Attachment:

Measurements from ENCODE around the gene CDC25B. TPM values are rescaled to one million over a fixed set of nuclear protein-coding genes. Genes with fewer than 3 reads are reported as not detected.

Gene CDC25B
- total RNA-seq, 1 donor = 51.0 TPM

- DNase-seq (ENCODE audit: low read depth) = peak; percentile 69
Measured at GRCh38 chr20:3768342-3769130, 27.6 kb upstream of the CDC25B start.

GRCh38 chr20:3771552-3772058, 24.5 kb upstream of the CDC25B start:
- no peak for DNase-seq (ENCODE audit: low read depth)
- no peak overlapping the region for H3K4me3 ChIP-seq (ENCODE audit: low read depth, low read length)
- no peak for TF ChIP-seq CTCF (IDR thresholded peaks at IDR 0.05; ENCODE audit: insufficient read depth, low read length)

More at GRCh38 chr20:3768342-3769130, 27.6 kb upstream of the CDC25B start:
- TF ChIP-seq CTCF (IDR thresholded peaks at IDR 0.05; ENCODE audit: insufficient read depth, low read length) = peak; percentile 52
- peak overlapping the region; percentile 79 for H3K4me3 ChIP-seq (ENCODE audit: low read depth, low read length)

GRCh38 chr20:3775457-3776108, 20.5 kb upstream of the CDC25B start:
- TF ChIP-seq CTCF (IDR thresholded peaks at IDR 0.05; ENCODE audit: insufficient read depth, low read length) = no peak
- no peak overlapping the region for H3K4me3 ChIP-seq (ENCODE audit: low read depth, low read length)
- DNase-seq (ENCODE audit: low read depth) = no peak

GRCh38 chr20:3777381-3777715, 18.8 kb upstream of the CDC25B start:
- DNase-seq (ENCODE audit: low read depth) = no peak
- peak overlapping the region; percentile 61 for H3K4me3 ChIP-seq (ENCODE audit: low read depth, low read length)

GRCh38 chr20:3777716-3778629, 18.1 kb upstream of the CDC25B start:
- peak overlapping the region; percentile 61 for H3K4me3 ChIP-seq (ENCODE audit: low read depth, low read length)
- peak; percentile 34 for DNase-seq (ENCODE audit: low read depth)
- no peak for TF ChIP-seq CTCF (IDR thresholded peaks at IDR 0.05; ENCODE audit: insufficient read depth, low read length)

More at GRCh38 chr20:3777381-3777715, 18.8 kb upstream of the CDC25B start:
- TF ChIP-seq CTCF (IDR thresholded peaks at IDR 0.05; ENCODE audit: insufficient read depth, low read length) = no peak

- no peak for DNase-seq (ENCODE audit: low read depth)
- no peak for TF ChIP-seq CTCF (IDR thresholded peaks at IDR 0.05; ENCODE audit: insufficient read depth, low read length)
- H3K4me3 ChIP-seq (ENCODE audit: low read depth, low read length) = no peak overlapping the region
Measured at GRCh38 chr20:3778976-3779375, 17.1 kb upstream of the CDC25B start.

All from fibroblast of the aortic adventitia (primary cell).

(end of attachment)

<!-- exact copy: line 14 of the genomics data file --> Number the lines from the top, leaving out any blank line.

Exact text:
- TF ChIP-seq CTCF (IDR thresholded peaks at IDR 0.05; ENCODE audit: insufficient read depth, low read length) = no peak